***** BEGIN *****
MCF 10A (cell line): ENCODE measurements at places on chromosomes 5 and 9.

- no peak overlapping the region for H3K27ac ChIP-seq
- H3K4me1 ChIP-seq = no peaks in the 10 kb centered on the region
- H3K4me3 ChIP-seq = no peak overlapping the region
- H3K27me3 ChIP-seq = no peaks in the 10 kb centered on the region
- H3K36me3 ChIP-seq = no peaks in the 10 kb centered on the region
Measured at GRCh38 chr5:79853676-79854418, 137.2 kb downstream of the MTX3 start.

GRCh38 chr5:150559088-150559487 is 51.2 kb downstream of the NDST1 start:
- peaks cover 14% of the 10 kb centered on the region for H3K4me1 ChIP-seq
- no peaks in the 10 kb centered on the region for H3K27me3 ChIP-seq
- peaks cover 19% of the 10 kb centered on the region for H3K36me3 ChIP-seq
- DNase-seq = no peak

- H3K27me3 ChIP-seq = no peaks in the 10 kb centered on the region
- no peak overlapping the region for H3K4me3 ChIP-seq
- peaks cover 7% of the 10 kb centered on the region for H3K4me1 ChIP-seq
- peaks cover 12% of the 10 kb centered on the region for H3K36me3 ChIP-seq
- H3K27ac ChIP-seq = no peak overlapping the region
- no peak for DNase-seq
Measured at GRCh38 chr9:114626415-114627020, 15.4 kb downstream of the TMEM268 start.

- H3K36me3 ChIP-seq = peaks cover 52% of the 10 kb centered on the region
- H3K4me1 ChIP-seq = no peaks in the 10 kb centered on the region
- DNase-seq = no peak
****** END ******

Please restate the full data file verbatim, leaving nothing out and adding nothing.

MCF 10A (cell line): ENCODE measurements at places on chromosomes 5 and 9.

- no peak overlapping the region for H3K27ac ChIP-seq
- H3K4me1 ChIP-seq = no peaks in the 10 kb centered on the region
- H3K4me3 ChIP-seq = no peak overlapping the region
- H3K27me3 ChIP-seq = no peaks in the 10 kb centered on the region
- H3K36me3 ChIP-seq = no peaks in the 10 kb centered on the region
Measured at GRCh38 chr5:79853676-79854418, 137.2 kb downstream of the MTX3 start.

GRCh38 chr5:150559088-150559487 is 51.2 kb downstream of the NDST1 start:
- peaks cover 14% of the 10 kb centered on the region for H3K4me1 ChIP-seq
- no peaks in the 10 kb centered on the region for H3K27me3 ChIP-seq
- peaks cover 19% of the 10 kb centered on the region for H3K36me3 ChIP-seq
- DNase-seq = no peak

- H3K27me3 ChIP-seq = no peaks in the 10 kb centered on the region
- no peak overlapping the region for H3K4me3 ChIP-seq
- peaks cover 7% of the 10 kb centered on the region for H3K4me1 ChIP-seq
- peaks cover 12% of the 10 kb centered on the region for H3K36me3 ChIP-seq
- H3K27ac ChIP-seq = no peak overlapping the region
- no peak for DNase-seq
Measured at GRCh38 chr9:114626415-114627020, 15.4 kb downstream of the TMEM268 start.

- H3K36me3 ChIP-seq = peaks cover 52% of the 10 kb centered on the region
- H3K4me1 ChIP-seq = no peaks in the 10 kb centered on the region
- DNase-seq = no peak